Clean rooms are enclosed spaces inside which the level of contamination and pollutants like chemical vapors, dust and airborne microbes are reduced and controlled. Cleanrooms also control a wide range of environmental aspects and atmospheric conditions, such as air pressure, humidity, moisture and temperature.
The goal of clean rooms is to provide a space in which users can build critical components and test products for performance, durability, etc. without having to worry about contamination. Clean rooms also allow users to simulate the environment or environments in which an item will be used. Aerospace engineers, for example, can have a clean room built that simulates the air pressure, temperatures, gravity levels, etc. that will be present in the environment an aircraft or spacecraft will operate. Inside this control environment, testing is much more efficient and results are much more accurate.
Clean rooms are essential to applications that rely on pristine air quality and particle elimination. These applications include: optics, aerospace, medical device, biotechnology, software engineering, pharmacological studies, infectious disease testing, and various medical research operations and products testing.
Cleanroom technology is a fairly recent invention; the first cleanroom was designed by American physicist Willis Whitfield, in 1960, per the request of his employer, Sandia National Laboratories. Sandia was seeking to find a way subvert airborne contamination, particularly in the aerospace, biotechnology, microtechnology and medical industries. Leading up to this invention, workers in those industries working with small and sensitive devices had begun to find airborne contaminants, like dust, to be increasingly disruptive. While clean room-type spaces were available before Whitman’s cleanroom, they were unreliable, had unpredictable airflow, and were largely unable to sufficiently stop air contamination. Whitman’s clean room design ushered in a new age, allowing workers to consistently remove impurities with highly filtered air and otherwise strictly control their environment in which they worked. Today, clean room manufacturing is essential to the production of items from cell phones to spacecrafts.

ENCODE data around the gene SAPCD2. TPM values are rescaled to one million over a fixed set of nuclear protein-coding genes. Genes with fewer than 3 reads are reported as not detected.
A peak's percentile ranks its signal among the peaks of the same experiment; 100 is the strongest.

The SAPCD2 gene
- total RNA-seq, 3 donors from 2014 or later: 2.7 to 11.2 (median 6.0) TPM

Softwall cleanrooms are cleanrooms with fabric walls. These fabric walls may either be made from free-hanging plastic strips or fabric stretched tightly over a frame. To divide a softwall cleanroom, manufacturers include curtain dividers. These dividers must be made from a non-corrosive, non-fibrous material that does not generate static electricity, such as vinyl. Softwall cleanrooms are highly portable, and may be designed modularly more efficient assembly and disassembly.
Softwall cleanrooms work well with applications that do not require extreme amounts of decontamination or the most strictly controlled environment. They can be used for more rigorous applications, but only with the assistance of supplementary cleanroom equipment, like air filters.
Hardwall cleanrooms have a strong support frame and panels. They are made from rigid materials, such as stainless steel, welded steel, acrylic, tempered glass, PVC, etc. They are more permanent than soft wall clean rooms. They too, though, are often made with modular construction. They offer excellent environmental and contamination control.